Actually, I'm not totally alone. There's still the Chinese postgrad in the next lab. But that's far enough away that I consider myself alone.

I'm happy.

The experimental data is looking quite good -- the planned "best case" resulted in a p value of 0.00025. For those of you who remember as much about statistics as I did three hours ago, this means "it's really really really unlikely that the difference is due to random chance". Which translates into "you're doing the right thing".

Another set of exercises resulted in a low p value but unexpected results, which is exciting. The last two sets of exercises produced unclear results... but that's the whole point of a preliminary survey. As far as preliminary surveys go, I couldn't ask for anything better!

Residence heat: since the last report, we've lost heat twice and had it repaired twice. We've had heat for the last 8 days, which is the longest we've ever had it. Hopefully it'll last this time!

Speaking of heat, it's been disappointly warm outside. Ok, by "warm", I mean "5-10C", which doesn't strike most people as warm... but I was hoping for snow. Talking to my labmates, it doesn't sound like Glasgow gets much snow. :(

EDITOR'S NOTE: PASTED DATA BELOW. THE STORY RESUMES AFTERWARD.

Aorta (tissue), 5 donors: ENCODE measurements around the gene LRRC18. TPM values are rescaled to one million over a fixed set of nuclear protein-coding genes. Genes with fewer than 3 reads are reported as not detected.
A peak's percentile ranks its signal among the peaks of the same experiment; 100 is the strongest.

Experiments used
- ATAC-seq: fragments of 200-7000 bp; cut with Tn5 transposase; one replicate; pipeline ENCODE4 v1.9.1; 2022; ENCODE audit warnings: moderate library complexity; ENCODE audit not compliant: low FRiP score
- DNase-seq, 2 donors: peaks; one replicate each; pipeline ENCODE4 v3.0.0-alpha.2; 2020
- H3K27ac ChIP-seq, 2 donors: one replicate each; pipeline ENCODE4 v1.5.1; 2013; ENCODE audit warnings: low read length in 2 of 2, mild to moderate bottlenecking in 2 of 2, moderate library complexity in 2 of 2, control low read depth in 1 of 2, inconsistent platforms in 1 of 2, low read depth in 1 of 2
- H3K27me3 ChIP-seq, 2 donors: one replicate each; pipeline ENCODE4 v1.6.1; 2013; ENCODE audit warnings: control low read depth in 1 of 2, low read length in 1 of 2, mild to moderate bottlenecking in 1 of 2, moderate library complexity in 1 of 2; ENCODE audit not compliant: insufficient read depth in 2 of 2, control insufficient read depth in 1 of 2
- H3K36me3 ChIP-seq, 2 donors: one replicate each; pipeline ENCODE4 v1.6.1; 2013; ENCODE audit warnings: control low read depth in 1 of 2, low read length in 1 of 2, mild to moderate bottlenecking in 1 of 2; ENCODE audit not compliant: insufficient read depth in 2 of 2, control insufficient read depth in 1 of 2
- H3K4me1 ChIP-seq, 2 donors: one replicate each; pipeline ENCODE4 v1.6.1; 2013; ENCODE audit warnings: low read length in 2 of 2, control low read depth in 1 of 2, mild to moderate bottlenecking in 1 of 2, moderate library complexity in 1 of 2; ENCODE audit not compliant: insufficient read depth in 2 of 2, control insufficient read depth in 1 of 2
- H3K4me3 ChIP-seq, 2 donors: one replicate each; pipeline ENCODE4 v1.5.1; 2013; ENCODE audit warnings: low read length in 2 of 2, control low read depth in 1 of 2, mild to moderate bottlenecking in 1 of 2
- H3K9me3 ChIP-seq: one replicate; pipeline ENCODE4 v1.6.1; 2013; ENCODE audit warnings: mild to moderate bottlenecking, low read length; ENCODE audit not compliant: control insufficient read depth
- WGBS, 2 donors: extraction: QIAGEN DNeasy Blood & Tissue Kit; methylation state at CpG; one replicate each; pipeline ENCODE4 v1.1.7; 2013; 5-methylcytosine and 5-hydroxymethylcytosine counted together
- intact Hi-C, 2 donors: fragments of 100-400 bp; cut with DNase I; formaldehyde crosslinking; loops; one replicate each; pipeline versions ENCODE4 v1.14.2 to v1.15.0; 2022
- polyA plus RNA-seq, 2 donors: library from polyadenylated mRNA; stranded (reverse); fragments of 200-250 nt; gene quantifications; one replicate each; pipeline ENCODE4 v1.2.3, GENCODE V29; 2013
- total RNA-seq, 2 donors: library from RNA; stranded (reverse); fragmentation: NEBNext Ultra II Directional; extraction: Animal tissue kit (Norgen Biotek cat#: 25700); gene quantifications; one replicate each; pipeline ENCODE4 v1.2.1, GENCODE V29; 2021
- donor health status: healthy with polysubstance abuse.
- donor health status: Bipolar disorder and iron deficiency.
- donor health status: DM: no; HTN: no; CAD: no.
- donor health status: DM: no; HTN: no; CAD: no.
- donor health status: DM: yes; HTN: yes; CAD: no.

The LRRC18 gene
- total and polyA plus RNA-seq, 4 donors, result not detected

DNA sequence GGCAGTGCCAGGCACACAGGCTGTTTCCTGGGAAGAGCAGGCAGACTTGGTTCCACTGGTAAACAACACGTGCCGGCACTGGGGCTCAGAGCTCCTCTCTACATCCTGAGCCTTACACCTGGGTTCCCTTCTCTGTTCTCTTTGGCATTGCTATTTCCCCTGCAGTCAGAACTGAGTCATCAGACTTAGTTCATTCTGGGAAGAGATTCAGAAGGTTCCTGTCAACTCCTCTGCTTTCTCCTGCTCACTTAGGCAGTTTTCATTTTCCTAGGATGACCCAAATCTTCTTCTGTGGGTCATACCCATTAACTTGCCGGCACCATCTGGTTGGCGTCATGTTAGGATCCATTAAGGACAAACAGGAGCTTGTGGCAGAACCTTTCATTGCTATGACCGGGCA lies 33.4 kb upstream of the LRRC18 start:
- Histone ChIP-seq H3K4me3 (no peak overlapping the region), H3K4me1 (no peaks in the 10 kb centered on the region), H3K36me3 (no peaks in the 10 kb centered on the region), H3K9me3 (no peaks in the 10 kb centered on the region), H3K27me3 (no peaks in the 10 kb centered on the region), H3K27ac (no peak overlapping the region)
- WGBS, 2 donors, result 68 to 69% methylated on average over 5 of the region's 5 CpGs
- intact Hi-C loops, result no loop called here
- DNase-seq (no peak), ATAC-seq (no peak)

Glasgow seems to have the same Fall weather as Vancouver, which makes me quite at ease. Overcast, mixed rain and drizzle... that's the right kind of weather! I think it's a bit windier here than in Vancouver, although I might be mistaken since my bike path in Victoria didn't expose me to much wind. The rain here is no problem at all, but the drainage is quite poor: the sidewalk gains a few huge puddles -- at times, I walk along the road to avoid the sidewalk-puddles! At other times, I scrunch up against the fence away from the road, since the road has huge puddles which turn into fountains when cars drive through them.

On one such stormy and dark night, filled with chest-high puddle-car-splooshes, I trotted off to the university chapel to turn pages for a clarinet trio. For the non-classical musicians out there, this means "clarinet, cello, and piano". I did a good job on my first page-turning experience... I had to hold the page a few times as the fans threatened to turn the page at the wrong time, and the pianist thanked me for that extra duty.